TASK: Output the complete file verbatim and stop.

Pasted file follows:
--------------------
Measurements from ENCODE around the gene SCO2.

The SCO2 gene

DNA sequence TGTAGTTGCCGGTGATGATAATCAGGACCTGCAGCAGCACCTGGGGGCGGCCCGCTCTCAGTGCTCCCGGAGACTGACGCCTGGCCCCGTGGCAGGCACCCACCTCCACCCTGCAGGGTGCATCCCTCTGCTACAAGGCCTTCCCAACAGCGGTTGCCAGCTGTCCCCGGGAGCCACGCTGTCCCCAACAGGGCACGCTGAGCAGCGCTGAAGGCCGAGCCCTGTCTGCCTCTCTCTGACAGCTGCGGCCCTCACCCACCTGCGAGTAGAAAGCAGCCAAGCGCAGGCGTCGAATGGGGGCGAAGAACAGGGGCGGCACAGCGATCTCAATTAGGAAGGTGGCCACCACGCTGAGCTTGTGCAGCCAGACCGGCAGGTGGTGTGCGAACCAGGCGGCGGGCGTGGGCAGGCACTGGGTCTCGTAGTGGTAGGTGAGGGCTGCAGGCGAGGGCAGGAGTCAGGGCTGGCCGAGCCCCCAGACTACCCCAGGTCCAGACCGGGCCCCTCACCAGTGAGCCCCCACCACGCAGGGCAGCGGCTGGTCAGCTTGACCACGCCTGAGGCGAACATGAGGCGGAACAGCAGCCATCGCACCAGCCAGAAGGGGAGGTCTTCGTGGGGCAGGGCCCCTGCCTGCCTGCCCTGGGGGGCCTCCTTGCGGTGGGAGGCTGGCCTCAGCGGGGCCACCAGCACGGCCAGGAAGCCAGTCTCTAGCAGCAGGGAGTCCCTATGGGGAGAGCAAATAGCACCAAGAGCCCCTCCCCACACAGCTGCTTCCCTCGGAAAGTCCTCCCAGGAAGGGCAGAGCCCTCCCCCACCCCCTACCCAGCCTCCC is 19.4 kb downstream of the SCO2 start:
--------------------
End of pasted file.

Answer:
Measurements from ENCODE around the gene SCO2.

The SCO2 gene

DNA sequence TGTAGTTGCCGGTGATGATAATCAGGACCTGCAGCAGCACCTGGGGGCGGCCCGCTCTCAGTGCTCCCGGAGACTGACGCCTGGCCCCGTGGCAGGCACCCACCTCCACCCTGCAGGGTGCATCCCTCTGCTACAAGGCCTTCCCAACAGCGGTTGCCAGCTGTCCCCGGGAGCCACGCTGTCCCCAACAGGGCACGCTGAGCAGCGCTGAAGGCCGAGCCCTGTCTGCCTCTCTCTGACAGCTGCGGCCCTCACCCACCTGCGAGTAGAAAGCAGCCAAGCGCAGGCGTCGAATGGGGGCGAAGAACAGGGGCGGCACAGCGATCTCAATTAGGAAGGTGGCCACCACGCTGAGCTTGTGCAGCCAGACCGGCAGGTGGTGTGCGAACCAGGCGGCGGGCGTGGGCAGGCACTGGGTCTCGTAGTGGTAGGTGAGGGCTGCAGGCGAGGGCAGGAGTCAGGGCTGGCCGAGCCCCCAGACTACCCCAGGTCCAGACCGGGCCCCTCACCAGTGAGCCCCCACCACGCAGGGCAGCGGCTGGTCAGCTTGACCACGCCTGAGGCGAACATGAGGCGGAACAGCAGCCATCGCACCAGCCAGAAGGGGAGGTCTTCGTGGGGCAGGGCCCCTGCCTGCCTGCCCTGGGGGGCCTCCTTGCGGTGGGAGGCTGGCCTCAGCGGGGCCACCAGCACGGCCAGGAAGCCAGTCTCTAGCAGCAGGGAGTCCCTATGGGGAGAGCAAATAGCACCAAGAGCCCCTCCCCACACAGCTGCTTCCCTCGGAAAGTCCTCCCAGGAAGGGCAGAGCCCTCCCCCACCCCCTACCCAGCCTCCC is 19.4 kb downstream of the SCO2 start: